How to Setup a MERN App Locally - MongoDB, Express, React, NodeJS - Part 2

Introduction

In this multi-part tutorial we’re showing you how to setup a basic MERN application locally. In this second part of the tutorial we will focus on creating a GET and POST route using Express that will create and retrieve data from the MongoDB database respectively. At this point in the tutorial we have a server that runs and is connected to the database but there are no routes and there is no way to create or retrieve data in the database.

Prerequisites

  • You should have followed Part 1 of this tutorial.

Setup the Schema with Mongoose

There are several drivers to help you interact with MongoDB. Mongoose operates a little different than the rest in that it requires you create a schema for the data you are putting in the database. So our first step is to create a schema/model that we’ll create data with. First let’s create a model directory to put the model file in:

mkdir models

Next we’ll navigate into that folder and create a file that defines the schema for our record. We’ll be using the example of a schema for a grocery store product with an id, title, and price.

cd models
touch Product.js

Now use your favorite IDE to add this to the Product.js file:

const mongoose = require("mongoose");
const Schema = mongoose.Schema;

// Create Product Schema
const ProductSchema = new Schema({
  name: {
    type: String,
    required: true
  },
  price: {
    type: Number,
    required: true
  },
});

// Export the Schema
module.exports = Product = mongoose.model("Products", ProductSchema);

Now let’s import this model into our server.js file by adding this line:

// Load Product model
const Product = require("./models/Product");

Create the Routes

We’ve created the schema but we really only want to create data on a POST, and we only want retrieve data on a GET request so let’s create these routes.

The Post Product Route

app.post("/product", (req, res) => {

        const newProduct = new Product({
            name: req.body.name,
            price: req.body.price
        });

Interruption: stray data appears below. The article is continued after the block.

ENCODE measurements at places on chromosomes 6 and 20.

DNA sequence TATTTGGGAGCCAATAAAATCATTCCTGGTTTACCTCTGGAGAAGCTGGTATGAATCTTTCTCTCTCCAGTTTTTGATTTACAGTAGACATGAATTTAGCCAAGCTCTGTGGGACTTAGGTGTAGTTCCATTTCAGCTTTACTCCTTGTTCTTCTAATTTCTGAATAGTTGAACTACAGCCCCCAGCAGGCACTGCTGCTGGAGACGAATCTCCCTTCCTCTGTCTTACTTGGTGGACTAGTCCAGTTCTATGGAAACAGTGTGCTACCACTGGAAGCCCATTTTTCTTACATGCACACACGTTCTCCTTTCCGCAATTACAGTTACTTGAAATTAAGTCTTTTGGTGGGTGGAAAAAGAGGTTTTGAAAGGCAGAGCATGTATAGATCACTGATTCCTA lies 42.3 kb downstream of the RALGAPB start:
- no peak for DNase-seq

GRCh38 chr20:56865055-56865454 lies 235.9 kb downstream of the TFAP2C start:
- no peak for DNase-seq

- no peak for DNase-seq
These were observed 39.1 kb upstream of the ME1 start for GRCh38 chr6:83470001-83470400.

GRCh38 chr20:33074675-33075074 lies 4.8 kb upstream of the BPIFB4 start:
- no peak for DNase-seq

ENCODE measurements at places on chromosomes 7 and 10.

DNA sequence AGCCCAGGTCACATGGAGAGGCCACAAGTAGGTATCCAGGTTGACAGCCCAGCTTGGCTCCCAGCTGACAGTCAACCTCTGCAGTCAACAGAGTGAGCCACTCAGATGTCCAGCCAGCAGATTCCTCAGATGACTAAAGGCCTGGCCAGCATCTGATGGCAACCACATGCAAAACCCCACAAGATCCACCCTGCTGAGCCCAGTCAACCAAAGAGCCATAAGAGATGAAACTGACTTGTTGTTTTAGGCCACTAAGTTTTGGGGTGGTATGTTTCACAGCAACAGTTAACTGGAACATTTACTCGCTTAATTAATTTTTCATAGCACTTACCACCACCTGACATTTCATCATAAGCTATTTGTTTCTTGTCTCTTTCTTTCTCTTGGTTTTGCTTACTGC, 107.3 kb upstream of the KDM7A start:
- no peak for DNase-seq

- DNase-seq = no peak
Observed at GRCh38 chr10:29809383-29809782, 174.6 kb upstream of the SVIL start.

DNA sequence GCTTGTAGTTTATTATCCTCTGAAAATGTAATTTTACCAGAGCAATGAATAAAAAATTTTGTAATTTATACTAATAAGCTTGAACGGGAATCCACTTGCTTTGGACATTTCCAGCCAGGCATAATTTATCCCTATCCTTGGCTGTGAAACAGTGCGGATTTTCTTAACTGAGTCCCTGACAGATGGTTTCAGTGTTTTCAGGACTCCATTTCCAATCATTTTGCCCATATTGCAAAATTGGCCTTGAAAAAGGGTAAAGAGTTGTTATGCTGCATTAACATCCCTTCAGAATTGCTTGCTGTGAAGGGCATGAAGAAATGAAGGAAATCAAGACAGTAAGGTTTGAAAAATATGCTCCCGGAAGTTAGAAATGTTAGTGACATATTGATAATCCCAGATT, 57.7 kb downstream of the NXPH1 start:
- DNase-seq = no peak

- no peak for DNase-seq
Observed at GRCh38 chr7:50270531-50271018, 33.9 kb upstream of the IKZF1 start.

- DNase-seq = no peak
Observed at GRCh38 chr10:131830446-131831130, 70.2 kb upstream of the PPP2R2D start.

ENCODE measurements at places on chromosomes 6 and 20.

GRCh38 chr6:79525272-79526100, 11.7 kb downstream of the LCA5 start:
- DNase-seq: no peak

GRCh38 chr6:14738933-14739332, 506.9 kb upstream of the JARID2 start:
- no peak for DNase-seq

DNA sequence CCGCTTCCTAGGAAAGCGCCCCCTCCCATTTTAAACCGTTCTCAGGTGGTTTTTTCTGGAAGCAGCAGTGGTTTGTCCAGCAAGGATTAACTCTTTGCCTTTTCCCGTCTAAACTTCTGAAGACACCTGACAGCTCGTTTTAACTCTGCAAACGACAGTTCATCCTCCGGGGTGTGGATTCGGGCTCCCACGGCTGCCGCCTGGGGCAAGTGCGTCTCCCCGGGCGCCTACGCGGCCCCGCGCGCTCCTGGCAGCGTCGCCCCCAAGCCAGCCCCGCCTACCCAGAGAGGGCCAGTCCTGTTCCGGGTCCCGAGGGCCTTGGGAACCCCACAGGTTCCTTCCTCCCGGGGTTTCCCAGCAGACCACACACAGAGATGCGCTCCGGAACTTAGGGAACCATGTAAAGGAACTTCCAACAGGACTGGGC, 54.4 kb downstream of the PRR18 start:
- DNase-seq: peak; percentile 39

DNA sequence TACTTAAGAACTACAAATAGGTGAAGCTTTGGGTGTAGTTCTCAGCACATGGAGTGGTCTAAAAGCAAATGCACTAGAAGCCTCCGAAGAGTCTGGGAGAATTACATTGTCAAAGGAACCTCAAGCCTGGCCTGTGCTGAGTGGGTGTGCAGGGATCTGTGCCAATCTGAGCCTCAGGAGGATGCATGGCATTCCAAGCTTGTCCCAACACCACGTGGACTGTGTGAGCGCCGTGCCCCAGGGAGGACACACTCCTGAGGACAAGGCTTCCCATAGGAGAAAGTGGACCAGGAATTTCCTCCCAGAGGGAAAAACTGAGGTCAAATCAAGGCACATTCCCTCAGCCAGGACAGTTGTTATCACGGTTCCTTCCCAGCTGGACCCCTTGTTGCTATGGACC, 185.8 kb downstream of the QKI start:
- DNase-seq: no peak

// Create a new Product
    Product.create(newProduct)
        .then(function(dbProduct) {
            // View the added result in the console
            console.log(dbProduct);
            res.json(dbProduct);
        })
        .catch(function(err) {
            // If an error occurred, log it
            console.log(err);
            res.json(err);
        });
});

We define the route as a POST. It creates a new Product object from the request. Then it uses the Product model to call the create function which returns a promise so you can execute the then portion if it succeeds and the catch portion of the code if there is a failure. In the case of a success it responds with the json that Mongo returned.

We used Postman to check that the route is functioning product. We posted a new Product.

Image from Gyazo

The Get Product Route

Now we do a similar process with the GET route. This time the route will take in a Product Id and we will search MongoDB for that Product and return it if found.

app.get("/product/:id", (req, res) => {

    // Use Mongoose to get the Product by the id
    Product.findOne({ _id: req.params.id })
        .then(function(dbProduct) {
            res.json(dbProduct);
        })
        .catch(function(err) {
           console.log(err);
           res.json(err);
        });
});

Again we test if the route works by using Postman with a GET route and use the _id that we got from the Product we just posted in the previous step:

Image from Gyazo

Conclusion

We have setup two routes using Express, one POST and one GET, that create and retrieve data from MongoDB using the Mongoose library. We used Postman to verify that the routes function properly. The only thing left is to replace Postman with a real front-end that makes the requests. We’ll be creating the front-end in React. If you’re not familiar with React what we will show in Part 3 of this tutorial is very basic and easy to follow. We hope you’ll continue following this tutorial on creating a basic MERN application locally. Thanks for sticking with it and please don’t hesitate to reach out to us for any assistance.

Check out Part 1

Check out Part 2

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